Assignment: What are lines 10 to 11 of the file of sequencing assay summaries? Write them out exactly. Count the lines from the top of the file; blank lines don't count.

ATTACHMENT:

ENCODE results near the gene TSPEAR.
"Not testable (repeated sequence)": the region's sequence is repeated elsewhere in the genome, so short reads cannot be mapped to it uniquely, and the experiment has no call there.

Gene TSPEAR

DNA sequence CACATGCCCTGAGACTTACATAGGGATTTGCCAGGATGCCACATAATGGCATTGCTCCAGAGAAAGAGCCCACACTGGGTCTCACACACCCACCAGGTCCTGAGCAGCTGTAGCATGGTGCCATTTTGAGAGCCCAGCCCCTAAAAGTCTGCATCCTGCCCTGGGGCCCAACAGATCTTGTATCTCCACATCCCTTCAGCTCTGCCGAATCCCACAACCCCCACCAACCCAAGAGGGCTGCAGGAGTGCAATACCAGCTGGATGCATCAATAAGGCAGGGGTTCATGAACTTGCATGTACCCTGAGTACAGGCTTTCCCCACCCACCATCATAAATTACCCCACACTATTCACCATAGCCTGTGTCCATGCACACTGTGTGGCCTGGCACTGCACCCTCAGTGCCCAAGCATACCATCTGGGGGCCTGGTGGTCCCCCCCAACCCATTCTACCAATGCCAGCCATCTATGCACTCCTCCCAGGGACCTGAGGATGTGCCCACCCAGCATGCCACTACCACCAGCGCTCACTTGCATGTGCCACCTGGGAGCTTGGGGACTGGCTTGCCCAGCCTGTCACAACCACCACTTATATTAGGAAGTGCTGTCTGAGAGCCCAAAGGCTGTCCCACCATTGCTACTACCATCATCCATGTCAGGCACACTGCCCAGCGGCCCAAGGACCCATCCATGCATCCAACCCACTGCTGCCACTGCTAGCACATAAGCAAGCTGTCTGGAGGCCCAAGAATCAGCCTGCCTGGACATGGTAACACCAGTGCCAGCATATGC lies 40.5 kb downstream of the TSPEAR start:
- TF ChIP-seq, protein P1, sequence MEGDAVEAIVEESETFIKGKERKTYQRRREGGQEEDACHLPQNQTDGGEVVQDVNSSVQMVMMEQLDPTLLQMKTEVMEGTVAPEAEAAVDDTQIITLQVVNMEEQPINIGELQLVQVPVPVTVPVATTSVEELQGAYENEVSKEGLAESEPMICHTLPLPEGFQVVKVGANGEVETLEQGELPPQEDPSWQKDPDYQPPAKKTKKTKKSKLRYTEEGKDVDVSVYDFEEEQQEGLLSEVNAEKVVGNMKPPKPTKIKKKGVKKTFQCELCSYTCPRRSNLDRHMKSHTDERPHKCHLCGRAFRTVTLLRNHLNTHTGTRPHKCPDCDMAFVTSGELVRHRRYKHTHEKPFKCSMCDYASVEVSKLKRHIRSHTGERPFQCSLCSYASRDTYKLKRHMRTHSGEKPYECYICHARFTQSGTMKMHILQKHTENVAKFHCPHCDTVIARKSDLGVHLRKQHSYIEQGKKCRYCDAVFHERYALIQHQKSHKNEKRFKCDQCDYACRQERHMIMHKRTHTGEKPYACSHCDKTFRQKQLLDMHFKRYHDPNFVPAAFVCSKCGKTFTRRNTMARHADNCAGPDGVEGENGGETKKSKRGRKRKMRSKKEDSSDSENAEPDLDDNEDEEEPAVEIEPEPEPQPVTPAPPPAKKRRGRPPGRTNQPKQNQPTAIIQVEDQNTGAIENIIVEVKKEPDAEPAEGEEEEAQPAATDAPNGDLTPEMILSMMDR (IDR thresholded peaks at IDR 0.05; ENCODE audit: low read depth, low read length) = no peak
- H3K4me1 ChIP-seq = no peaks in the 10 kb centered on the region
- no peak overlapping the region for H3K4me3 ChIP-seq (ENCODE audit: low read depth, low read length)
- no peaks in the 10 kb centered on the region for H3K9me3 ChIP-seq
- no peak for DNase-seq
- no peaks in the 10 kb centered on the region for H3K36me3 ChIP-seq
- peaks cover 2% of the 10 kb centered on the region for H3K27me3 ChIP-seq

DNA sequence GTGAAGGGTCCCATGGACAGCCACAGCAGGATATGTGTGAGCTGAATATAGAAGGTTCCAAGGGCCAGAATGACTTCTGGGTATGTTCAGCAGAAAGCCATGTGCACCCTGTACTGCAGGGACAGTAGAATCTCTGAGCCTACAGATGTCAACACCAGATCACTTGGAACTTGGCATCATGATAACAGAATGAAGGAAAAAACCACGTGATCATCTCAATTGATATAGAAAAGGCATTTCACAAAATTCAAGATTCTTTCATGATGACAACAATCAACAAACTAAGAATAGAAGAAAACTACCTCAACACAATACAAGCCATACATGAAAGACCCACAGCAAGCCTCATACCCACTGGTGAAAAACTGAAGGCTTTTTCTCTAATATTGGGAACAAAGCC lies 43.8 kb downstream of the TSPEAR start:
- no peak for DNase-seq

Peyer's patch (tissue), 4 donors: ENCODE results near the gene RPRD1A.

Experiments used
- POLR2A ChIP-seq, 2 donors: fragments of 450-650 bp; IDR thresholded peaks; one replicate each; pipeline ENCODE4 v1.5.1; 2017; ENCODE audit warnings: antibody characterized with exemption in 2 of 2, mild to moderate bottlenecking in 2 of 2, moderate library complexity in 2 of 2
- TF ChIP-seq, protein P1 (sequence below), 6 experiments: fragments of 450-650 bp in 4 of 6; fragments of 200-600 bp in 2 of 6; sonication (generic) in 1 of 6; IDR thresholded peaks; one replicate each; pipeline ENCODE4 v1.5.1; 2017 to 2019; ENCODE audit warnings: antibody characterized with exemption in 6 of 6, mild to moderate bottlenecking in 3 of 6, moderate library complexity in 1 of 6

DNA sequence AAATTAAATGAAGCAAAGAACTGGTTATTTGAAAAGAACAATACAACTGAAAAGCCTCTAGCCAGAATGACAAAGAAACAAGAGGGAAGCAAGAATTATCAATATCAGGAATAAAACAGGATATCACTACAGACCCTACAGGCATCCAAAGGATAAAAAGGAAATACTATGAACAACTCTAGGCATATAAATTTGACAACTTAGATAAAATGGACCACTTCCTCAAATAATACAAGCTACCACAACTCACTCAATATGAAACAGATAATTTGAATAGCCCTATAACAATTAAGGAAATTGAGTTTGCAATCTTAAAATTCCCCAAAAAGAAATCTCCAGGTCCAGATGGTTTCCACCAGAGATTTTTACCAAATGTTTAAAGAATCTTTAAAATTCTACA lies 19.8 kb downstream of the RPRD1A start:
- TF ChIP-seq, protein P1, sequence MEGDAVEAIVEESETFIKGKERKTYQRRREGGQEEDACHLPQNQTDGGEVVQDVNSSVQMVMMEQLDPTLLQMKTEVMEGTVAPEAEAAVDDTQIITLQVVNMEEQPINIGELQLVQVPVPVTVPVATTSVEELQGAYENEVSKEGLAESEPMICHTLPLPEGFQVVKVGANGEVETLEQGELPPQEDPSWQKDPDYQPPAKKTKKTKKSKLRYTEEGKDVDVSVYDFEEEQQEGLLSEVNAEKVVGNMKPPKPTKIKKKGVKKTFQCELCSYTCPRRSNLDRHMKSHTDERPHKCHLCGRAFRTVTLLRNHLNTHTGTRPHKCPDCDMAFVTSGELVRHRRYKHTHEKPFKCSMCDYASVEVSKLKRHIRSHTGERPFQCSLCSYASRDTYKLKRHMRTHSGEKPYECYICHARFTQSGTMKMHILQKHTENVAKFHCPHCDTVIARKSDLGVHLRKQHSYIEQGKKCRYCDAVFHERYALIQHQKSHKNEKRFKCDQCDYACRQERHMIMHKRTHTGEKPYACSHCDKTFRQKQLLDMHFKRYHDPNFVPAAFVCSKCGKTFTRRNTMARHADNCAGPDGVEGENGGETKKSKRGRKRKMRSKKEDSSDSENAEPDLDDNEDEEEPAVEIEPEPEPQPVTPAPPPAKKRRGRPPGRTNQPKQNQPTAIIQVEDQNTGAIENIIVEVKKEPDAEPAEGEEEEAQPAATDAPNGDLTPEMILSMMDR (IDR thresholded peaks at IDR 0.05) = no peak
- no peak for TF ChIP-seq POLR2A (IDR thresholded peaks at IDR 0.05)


- no peaks in the 10 kb centered on the region for H3K36me3 ChIP-seq
- peaks cover 2% of the 10 kb centered on the region for H3K27me3 ChIP-seq